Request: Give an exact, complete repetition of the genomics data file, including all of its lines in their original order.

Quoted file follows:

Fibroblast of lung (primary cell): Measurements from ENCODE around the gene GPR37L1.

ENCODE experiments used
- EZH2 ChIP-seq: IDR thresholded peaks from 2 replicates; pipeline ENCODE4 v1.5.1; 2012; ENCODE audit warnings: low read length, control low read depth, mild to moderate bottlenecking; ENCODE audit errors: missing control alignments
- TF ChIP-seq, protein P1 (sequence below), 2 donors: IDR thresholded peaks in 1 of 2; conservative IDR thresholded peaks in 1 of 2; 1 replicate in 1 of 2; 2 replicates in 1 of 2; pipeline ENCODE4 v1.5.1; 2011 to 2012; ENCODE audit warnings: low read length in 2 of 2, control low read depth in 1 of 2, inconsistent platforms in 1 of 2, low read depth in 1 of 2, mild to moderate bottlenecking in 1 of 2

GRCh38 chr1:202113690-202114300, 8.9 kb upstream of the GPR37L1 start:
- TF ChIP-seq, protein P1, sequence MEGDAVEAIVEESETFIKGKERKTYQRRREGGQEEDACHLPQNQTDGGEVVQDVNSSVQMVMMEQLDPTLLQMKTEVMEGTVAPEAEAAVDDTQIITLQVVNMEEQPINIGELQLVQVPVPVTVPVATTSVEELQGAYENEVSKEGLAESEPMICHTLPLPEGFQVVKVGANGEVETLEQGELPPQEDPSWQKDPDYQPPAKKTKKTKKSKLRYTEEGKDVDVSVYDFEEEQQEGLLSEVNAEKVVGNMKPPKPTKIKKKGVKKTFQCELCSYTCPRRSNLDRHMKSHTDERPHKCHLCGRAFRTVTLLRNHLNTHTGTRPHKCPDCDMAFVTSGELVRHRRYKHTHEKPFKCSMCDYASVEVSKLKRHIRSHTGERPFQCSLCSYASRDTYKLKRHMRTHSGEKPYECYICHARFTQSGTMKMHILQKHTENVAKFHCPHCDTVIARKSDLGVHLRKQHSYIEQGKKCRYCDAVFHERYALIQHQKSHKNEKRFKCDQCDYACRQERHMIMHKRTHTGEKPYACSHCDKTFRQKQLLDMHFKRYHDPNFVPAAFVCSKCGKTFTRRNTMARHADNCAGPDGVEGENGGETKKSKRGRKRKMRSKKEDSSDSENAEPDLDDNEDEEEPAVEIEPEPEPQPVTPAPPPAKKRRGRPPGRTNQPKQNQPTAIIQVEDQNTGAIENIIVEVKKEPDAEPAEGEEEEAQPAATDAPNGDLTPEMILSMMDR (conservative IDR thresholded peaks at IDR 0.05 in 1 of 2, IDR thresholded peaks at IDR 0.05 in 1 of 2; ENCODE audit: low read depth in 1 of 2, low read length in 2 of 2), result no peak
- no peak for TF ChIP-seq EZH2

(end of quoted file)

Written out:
Fibroblast of lung (primary cell): Measurements from ENCODE around the gene GPR37L1.

ENCODE experiments used
- EZH2 ChIP-seq: IDR thresholded peaks from 2 replicates; pipeline ENCODE4 v1.5.1; 2012; ENCODE audit warnings: low read length, control low read depth, mild to moderate bottlenecking; ENCODE audit errors: missing control alignments
- TF ChIP-seq, protein P1 (sequence below), 2 donors: IDR thresholded peaks in 1 of 2; conservative IDR thresholded peaks in 1 of 2; 1 replicate in 1 of 2; 2 replicates in 1 of 2; pipeline ENCODE4 v1.5.1; 2011 to 2012; ENCODE audit warnings: low read length in 2 of 2, control low read depth in 1 of 2, inconsistent platforms in 1 of 2, low read depth in 1 of 2, mild to moderate bottlenecking in 1 of 2

GRCh38 chr1:202113690-202114300, 8.9 kb upstream of the GPR37L1 start:
- TF ChIP-seq, protein P1, sequence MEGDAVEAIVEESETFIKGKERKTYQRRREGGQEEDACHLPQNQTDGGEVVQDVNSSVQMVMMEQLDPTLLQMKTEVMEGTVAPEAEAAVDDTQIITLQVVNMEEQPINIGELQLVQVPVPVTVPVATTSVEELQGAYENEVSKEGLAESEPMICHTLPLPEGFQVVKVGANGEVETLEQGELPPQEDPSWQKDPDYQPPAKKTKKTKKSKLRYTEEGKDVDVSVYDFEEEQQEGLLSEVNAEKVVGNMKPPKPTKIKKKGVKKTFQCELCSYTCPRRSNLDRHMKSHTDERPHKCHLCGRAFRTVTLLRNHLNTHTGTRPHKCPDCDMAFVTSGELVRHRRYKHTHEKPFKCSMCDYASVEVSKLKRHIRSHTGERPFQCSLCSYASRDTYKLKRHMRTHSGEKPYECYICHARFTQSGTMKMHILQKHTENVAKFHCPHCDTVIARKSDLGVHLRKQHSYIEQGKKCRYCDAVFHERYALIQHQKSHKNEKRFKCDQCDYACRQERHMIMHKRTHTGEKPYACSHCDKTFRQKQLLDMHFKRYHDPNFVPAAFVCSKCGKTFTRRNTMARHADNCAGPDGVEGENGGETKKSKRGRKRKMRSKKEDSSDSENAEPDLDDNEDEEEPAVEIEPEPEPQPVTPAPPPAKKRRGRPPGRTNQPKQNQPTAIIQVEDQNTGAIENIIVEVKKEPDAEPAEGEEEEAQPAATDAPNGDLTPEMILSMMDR (conservative IDR thresholded peaks at IDR 0.05 in 1 of 2, IDR thresholded peaks at IDR 0.05 in 1 of 2; ENCODE audit: low read depth in 1 of 2, low read length in 2 of 2), result no peak
- no peak for TF ChIP-seq EZH2